The Eucharist Is Part of an Epic Rescue Mission by God to Heal Us
‘We’re shopping for teapots on Amazon with all the energies of our hearts meant for prayer, meditation and spiritual renewal,’ says Msgr. James Shea, president of the University of Mary.
FARGO, N.D. — By the end of his talk at a Eucharistic Revival conference in September, Msgr. James Shea had roused the room of more than 1,000 Catholics to a standing ovation, having likened the Eucharist to an epic rescue mission by God.
But the keynote talk did not begin so inspiring. Rather, the University of Mary president had begun by sharing the direst of news: “Things are much, much worse than they seem.”
Delivering the worst news first, he suggested studies revealing a lagging belief in the Real Presence, even among “Eucharistic Catholics,” are “cheerful” in comparison to the reality.
Indeed, even the most fervent among us have only a tepid belief in the Eucharist, according to Msgr. Shea, who called efforts to reinvigorate Eucharistic devotion “one of the most important things that will happen in our lifetime.”
And he insisted that, while important, clarity in teaching and reverence in worship are not enough — “something else is at work.”
‘Inbreaking of the Invisible World’
Eucharistic worship, Msgr. Shea explained, is taking the goods of creation and holding them up to God in order that they would be transformed. “It’s the inbreaking of the invisible world.”
But the natural world is deceptive for fallen creatures, he said, because it tries to captivate all of our vision, and we’ve all inherited a “spiritual eye cancer” from our first parents.
“God’s mission of salvation was to come into the world … to rescue us from our mortal blindness … and give us a new way of seeing; seeing beyond the visible into the truly real,” Msgr. Shea said.
The difference between our faith and every other religion, he added, is that other religions go out seeking the divine, whereas, in Christianity, the Divine comes seeking us. “He came in search of us. He invaded this world … to set us free, to heal our cancer of the eyes.”
An Epic Rescue Mission
This rescue mission from God, he said, starts in the Old Testament, with the creation story, the pinnacle of which is the fashioning of man and woman; “the breathing into the soul of man.”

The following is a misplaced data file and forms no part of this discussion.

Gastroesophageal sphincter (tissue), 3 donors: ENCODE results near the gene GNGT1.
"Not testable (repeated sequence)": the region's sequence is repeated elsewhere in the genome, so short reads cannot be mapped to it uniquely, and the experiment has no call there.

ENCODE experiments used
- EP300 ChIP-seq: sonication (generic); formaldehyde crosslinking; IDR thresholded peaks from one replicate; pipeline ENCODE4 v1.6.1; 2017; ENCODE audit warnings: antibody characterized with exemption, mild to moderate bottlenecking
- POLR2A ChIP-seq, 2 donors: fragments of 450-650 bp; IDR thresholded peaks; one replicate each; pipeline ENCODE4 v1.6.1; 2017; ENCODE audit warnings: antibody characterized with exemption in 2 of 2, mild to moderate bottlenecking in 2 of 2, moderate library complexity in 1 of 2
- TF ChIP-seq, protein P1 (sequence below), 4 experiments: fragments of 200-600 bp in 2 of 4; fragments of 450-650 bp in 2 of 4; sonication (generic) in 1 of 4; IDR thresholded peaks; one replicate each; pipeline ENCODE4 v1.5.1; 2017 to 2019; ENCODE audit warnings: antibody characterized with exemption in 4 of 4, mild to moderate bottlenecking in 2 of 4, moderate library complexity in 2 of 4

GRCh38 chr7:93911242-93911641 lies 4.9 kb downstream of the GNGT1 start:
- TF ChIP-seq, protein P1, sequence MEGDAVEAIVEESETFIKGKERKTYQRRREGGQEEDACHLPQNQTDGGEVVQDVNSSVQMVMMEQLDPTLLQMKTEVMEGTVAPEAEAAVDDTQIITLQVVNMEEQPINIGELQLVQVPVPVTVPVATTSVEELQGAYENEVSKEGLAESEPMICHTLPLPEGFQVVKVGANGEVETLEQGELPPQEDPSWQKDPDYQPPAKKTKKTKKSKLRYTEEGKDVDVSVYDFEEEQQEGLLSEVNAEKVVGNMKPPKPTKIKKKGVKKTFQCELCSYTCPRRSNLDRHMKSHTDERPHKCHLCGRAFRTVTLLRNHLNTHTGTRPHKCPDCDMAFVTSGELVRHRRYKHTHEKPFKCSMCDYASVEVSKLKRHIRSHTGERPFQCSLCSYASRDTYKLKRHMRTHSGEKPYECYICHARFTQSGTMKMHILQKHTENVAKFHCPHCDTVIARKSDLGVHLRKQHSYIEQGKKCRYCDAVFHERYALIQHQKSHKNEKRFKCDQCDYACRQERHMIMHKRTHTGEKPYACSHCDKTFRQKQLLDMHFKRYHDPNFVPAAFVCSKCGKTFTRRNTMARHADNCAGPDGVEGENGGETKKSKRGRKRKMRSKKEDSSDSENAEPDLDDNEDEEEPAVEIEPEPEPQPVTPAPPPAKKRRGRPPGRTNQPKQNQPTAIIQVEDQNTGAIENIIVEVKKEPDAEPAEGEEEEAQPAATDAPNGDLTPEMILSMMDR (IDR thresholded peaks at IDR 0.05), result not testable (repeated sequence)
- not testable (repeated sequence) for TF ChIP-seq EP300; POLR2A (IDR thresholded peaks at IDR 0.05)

Then, in Exodus, Msgr. Shea said, we go on a great adventure with Moses and Pharoah, through plagues, frogs, trembles and earthquakes, until, in Chapters 25 to 40, we begin to receive detailed instructions on how to build a tabernacle.
Why? “God is working with Moses to establish a bit of heaven on earth,” Msgr. Shea said, “providing for an invasion of the invisible world,” offering a blueprint of heaven. “He was teaching Moses liturgy, with the intention that if things were arranged in accord with God’s pattern, then he could come to dwell with us.”
Then, in the New Testament, he continued, we find Jesus, who is “constantly calling his followers to an allegiance to the invisible world.”
Prayer Over Worldly Promises
In every age, humans have turned to prayer, but these days, the internet has often replaced meditation and heart-to-heart prayer, Msgr. Shea continued. “What is prayer but the offering of our thoughts, feelings and desires to another — to God?” he said, adding that many people’s posts on Twitter and Facebook supplant prayer’s role: “We’re shopping for teapots on Amazon with all the energies of our hearts that are meant for prayer, meditation and spiritual renewal.”
But, when we delve into prayer with this kind of openhearted vulnerability to the divine, he continued, we are received with compassion and love and can experience healing.
Enter the Eucharist
Turning our eyes on Jesus, we can be revived. “The visible world does not make sense unless we understand what’s behind it,” Msgr. Shea said, noting that, without a compelling, coherent view of the world, nothing has meaning. But with God, and an invisible world, “everything we do matters and has significance … and we can climb like champions and fulfill our true vocation.”
“The Eucharist is the nuclear powerhouse of the sacramental vision that we’re called to,” he underscored, and can be found every day upon our altars with the command, “Do this in memory of me.”
“The Eucharist is a great mercy for us,” Msgr. Shea concluded. “It gives us a deep gaze into the invisible world, and we can trust God, who has told us it is true.”